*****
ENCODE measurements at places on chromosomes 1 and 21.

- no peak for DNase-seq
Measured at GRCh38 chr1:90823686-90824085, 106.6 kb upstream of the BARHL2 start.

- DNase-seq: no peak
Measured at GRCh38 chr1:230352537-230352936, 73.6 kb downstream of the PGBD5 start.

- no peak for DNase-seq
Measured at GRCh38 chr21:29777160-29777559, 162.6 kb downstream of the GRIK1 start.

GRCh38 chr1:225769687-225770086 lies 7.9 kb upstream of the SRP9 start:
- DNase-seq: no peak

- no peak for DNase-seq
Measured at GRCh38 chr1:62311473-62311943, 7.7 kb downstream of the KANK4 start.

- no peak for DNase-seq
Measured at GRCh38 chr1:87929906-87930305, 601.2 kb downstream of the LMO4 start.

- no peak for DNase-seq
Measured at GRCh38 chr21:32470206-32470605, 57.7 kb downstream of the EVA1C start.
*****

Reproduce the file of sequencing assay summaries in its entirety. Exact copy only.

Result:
ENCODE measurements at places on chromosomes 1 and 21.

- no peak for DNase-seq
Measured at GRCh38 chr1:90823686-90824085, 106.6 kb upstream of the BARHL2 start.

- DNase-seq: no peak
Measured at GRCh38 chr1:230352537-230352936, 73.6 kb downstream of the PGBD5 start.

- no peak for DNase-seq
Measured at GRCh38 chr21:29777160-29777559, 162.6 kb downstream of the GRIK1 start.

GRCh38 chr1:225769687-225770086 lies 7.9 kb upstream of the SRP9 start:
- DNase-seq: no peak

- no peak for DNase-seq
Measured at GRCh38 chr1:62311473-62311943, 7.7 kb downstream of the KANK4 start.

- no peak for DNase-seq
Measured at GRCh38 chr1:87929906-87930305, 601.2 kb downstream of the LMO4 start.

- no peak for DNase-seq
Measured at GRCh38 chr21:32470206-32470605, 57.7 kb downstream of the EVA1C start.